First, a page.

Three at College Houses
Dr. Adrianne Andrews comes to Penn from the University of Pittsburgh, where she served as assistant professor of Africana Studies since 1994. She earned her doctorate in anthropology at Northwestern University (1989) and has been a member of the faculty at both Smith College (1988-1993) and Roosevelt University (1985), and has supervised field coursework for the Summer Ethnographic Field School of Northwestern University (1984). She currently holds the Constance E. Clayton Postdoctoral Fellowship in Urban Education, under the direction of Dr. Diana Slaughter-DeFoe, in GSE.
Dr. Andrews is the recipient of numerous awards, including a Ford Foundation Postdoc-toral Fellowship for Minorities; the Jean Picker Faculty Fellowship at Smith College; the Smith College Mendenhall Fellowship for Minority Scholars; and an NEH Summer Seminar at Columbia College in Chicago. She is the co-editor of Language, Rhythm and Sound: Black Popular Cultures Into the 21st Century, published by the University of Pittsburgh (1997). She also serves as a Commonwealth Speaker for the Pennsylvania Humanities Council, delivering presentations on the life and work of anthropologist and folklorist, Zora Neal Hurston.
Currently, Dr. Andrews is writing Academic Women Speak: Multicultural Narratives on Love, Marriage and Career among Women in Academe, expected to be released this November. Among the topics of her published works are the folkloric "rituals" of black women's transgender talk; professional development and "singlehood" of black women in academia and Navajo culture.
Dr. Andréa Grottoli is a new member of the Department of Earth and Environmental Sciences faculty. Dr. Grottoli comes to Penn from the University of California, Irvine, where she was a Dreyfus Post-doctoral Fellow. She earned a B.Sc. in Biology in 1992 at McGill University in Montreal, Canada, and a Ph.D. in Biology from the University of Houston in 1998. Her chief research interests are tropical paleoclimatology/paleoceanography, light isotope ratio mass spectrometry, coral reef ecology and conservation, and coral bleaching and physiology.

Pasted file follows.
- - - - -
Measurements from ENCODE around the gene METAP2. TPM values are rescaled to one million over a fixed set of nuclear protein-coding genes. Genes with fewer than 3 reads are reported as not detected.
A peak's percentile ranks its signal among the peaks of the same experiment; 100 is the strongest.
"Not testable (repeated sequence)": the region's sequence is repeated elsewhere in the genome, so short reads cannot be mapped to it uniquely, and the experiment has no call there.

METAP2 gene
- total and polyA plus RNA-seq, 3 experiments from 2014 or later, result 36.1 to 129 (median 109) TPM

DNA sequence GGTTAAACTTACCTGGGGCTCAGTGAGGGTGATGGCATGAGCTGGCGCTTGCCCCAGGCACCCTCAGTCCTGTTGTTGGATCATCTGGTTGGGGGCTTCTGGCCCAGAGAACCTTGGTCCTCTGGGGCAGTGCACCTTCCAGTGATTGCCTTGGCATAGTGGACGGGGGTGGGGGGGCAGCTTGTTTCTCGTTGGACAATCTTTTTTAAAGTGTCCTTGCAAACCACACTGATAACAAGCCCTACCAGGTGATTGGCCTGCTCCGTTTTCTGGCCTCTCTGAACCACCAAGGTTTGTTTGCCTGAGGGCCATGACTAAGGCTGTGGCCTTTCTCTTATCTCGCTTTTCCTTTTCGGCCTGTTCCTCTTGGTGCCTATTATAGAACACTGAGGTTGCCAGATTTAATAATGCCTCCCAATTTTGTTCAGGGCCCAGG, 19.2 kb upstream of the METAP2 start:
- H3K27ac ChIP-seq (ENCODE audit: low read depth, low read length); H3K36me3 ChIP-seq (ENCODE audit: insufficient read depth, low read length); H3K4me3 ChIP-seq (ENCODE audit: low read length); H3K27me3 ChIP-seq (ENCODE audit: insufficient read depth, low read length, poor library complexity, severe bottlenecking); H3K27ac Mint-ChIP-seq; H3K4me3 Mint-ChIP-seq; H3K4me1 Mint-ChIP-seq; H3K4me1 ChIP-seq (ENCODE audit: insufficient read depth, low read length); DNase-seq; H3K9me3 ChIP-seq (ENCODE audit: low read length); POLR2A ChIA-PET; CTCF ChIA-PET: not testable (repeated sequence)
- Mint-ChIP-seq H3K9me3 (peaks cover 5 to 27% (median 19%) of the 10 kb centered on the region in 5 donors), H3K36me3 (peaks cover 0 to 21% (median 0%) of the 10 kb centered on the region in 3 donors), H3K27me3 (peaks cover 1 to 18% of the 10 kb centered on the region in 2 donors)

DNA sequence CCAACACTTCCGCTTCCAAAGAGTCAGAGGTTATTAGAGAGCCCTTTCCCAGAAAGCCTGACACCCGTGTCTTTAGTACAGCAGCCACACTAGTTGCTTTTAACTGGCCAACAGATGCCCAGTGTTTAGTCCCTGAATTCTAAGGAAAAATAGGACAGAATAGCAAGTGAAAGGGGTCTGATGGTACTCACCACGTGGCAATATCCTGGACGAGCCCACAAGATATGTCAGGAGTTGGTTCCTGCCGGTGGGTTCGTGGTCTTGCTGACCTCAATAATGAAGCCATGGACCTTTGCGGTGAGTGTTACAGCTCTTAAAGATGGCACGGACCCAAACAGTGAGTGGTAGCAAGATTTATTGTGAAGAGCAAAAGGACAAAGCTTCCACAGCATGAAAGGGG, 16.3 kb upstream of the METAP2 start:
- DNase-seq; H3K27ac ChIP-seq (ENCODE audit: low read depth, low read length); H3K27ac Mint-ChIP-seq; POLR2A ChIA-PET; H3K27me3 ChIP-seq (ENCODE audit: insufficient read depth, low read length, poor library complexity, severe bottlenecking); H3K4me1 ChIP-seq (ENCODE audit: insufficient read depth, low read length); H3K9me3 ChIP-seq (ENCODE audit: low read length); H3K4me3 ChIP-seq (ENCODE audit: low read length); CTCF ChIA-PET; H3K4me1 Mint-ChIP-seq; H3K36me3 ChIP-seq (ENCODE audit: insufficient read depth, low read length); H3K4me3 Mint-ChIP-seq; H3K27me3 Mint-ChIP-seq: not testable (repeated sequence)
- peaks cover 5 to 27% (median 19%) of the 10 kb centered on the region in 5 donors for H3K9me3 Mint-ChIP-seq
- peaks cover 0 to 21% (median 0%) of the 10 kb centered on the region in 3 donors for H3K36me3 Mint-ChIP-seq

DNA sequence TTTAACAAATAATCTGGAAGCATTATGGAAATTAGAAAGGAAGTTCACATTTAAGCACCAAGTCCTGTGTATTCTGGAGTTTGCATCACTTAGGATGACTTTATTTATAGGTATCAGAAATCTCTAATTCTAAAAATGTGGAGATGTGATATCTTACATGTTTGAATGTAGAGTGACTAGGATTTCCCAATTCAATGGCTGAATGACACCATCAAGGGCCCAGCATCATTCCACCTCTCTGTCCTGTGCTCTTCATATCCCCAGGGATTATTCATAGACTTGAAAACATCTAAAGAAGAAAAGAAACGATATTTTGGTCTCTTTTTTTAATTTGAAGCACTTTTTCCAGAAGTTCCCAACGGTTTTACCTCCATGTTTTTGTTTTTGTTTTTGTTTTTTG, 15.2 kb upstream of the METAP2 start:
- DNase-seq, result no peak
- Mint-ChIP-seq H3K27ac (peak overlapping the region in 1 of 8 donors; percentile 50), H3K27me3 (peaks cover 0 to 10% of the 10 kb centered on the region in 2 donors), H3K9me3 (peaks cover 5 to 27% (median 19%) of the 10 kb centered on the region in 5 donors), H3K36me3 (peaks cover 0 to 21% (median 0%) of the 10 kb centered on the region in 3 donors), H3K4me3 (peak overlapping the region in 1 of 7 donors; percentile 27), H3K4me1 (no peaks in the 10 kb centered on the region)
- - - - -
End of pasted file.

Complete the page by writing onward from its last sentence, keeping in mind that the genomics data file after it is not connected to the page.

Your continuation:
Dr. Grottoli has taught courses on evolution, invertebrate zoology, nutrition, and ecology at California State University, Los Angeles; Concordia University in Irvine; the University of Houston; and the University of California-Irvine, and has lectured on coral skeletons at Columbia, Penn and the University of Washington among others. She has published articles in oceanography, marine biology, coral reefs, and is currently preparing a chapter entitled, "Climate: Past Climate From Corals," for the Encyclopedia of Ocean Studies, Academic Press, London. In addition, Dr. Grottoli has published over a dozen abstracts from conferences held by professional societies such as the American Geophysical Union (1998, 2000) and the International Coral Reef Symposia in both Bali (2000) and Panama (1996). Among the funded grants and fellowships she has been awarded, the most recent is an award from NOAA Global Programs (1999-00) for research on zonal currents in the central equatorial Pacific.
Dr. Frank Pellicone received his B.A. from Cornell University in 1986 and an M.A., M.Phil. at Yale University, completing a Ph.D. in the Dept. of Italian Languages and Literature in 1994. He comes to Penn from the State University of New York, Buffalo, where he served as director of Undergraduate Studies in Italian, coordinator of the Italian Language program, and faculty advisor to the Italian Student Association. From 1996-98 he was the co-director of "Language Across the Curriculum" designed to integrate language instruction in nontraditional language courses across the SUNY system. In 1996, he received the Milton Plesur Excellence in Teaching Award.
At Yale, Dr. Pellicone served as President of the Graduate-Professional Student Senate from 1991-93. In 1990-91, he received a Fulbright Travel Grant to conduct a research project on the commentaries of Cristoforo Landino on the Divinia Commedia and their influence in shaping the poetics of Renaissance Florence.
Dr. Pellicone has taught such courses as "Renaissance Language and Vision;" "Petrarch and Boccaccio;" "Italian Renaissance Drama;" and various undergraduate and graduate seminars on the works of Dante. In Spring 2000, he taught as a visiting professor in the Dept. of Modern Languages and Cultures at the University of Rochester.
Since 1990, he has given talks on Horace and the Vita Nuova; reading Dante through Machiavelli; and Petrarch and the role of knowledge at the Northeast MLA in Montreal; the American Association of Italian Studies in St. Louis; the Harvard Seminar on Medieval Literature; and the New England Medieval Studies Conference at Yale.
Almanac, Vol. 47, No. 22, February 13, 2001